After reading the diary of an elderly Jewish man who committed suicide, freelance journalist Peter Miller begins to investigate the alleged sighting of a former SS-Captain who commanded a ... See full summary »
It is the early 60s in France. The remaining survivors of the aborted French Foreign Legion have made repeated attempts to kill DeGaulle. The result is that he is the most closely guarded man in the world. As a desperate act, they hire The Jackal, the code name for a hired killer who agrees to kill French President De Gaulle for half a million dollars. We watch his preparations which are so thorough we wonder how he could possibly fail even as we watch the French police attempt to pick up his trail. The situation is historically accurate. There were many such attempts and the film closely follows the plot of the book. Written by
John Vogel <email@example.com>
Director Fred Zinnemann wanted the Jackal to be played by someone anonymous and indistinct, so he eschewed famous names in favour of casting a then-unknown actor named Edward Fox. He later admitted this concept may have led to the film's below-expectations performance when it released in theatres. See more »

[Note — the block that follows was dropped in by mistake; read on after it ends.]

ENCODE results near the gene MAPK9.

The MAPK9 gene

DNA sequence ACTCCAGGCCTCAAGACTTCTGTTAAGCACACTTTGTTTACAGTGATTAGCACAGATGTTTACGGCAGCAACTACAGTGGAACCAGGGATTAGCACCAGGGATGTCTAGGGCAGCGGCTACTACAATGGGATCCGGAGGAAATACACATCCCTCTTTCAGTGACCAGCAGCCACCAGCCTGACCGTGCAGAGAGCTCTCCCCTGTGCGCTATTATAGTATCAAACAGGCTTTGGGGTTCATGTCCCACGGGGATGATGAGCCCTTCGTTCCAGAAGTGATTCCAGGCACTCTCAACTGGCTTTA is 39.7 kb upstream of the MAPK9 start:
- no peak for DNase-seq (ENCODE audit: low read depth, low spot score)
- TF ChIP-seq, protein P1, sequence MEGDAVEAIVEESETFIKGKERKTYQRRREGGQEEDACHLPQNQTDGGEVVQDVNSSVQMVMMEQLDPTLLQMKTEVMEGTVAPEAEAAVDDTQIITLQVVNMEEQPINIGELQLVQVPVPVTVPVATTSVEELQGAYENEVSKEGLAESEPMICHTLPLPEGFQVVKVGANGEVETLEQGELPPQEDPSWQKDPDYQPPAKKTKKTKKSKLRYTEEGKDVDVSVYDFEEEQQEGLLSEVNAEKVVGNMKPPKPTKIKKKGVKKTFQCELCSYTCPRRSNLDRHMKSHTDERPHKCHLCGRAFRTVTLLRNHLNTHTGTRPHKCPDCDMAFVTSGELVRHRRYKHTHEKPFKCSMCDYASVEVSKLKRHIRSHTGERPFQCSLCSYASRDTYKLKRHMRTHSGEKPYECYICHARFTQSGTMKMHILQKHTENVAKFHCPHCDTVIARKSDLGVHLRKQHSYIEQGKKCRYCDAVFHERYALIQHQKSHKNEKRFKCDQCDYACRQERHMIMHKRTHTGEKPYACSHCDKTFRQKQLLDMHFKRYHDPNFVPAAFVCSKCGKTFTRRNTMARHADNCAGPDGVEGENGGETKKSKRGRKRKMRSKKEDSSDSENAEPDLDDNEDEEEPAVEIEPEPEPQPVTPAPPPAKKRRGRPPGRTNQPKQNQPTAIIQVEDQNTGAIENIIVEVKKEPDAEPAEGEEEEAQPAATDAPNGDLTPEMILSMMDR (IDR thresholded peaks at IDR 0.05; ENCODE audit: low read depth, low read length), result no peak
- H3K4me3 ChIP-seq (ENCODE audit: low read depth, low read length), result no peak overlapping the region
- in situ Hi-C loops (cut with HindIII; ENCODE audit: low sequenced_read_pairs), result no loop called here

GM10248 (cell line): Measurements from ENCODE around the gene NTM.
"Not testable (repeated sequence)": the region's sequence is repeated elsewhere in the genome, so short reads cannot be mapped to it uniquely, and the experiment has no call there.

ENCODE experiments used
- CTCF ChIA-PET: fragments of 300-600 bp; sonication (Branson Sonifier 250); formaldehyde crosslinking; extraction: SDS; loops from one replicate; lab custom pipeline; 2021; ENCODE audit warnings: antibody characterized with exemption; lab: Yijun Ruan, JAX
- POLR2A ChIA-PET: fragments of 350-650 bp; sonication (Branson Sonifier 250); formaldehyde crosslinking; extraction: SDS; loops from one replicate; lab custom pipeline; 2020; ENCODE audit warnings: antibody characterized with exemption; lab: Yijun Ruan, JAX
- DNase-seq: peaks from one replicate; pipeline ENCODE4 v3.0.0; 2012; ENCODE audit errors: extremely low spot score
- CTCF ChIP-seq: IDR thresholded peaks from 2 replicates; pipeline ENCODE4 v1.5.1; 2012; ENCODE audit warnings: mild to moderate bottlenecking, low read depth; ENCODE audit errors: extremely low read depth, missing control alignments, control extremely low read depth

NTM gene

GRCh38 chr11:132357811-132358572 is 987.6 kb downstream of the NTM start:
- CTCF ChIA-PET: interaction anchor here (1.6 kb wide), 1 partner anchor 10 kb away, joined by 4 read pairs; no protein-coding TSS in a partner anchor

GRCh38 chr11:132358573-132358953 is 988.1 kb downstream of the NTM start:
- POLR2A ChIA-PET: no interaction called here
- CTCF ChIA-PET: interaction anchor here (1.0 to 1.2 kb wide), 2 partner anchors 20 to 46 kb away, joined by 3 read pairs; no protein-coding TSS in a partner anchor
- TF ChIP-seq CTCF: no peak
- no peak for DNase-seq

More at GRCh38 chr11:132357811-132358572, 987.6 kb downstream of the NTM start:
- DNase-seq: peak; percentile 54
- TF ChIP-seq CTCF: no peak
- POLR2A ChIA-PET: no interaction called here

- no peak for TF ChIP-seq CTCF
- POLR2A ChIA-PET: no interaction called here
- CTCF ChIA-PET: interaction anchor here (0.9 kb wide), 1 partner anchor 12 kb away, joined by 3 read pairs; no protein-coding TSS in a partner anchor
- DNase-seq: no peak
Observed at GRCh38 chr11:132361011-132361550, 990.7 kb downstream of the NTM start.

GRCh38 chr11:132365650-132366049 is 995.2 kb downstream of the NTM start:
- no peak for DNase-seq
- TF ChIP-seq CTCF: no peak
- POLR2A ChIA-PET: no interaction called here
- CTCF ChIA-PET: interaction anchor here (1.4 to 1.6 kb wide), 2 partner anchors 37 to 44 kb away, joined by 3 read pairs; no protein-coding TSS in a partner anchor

Lebel's hair inside the pigeon coop is in disarray while feeding the birds but is neatly combed after a momentary shot of his wife exiting the house to summon him. See more »
August 1962 was a stormy time for France. Many people felt that President Charles de Gaulle had betrayed the country by giving independence to Algeria. Extremists, mostly from the Army, swore to kill him in revenge. They banded together in an underground movement, and called themselves the OAS.
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The closing credits roll over a lion statue at the Élysée Palace, the residence of the President of France. See more »
From start to finish, this is one stylish espionage thriller that qualifies among the best of its genre. Handsomely photographed in some colorful European locations and impressively acted by the entire cast, it showcases EDWARD FOX as "The Jackal" in a performance of smooth villainy that is convincing all the way.
The film's final thirty minutes are worth waiting for--as is The Jackal's final disguise that convinces the French authorities to let him pass. Fred Zinnemann keeps it all moving at a steady pace and there's never any letdown in suspense since the film has the power to draw you in from the start.
Based on Frederick Forsyth's best-seller about the painful preparations an assassin makes in an attempt to take the life of Charles DeGaulle, it belongs in the same class with a film like THREE DAYS OF THE CONDOR, almost documentary in approach.
The British cast is excellent with Michael Lonsdale doing an outstanding job as the relentless detective. Highly recommended.
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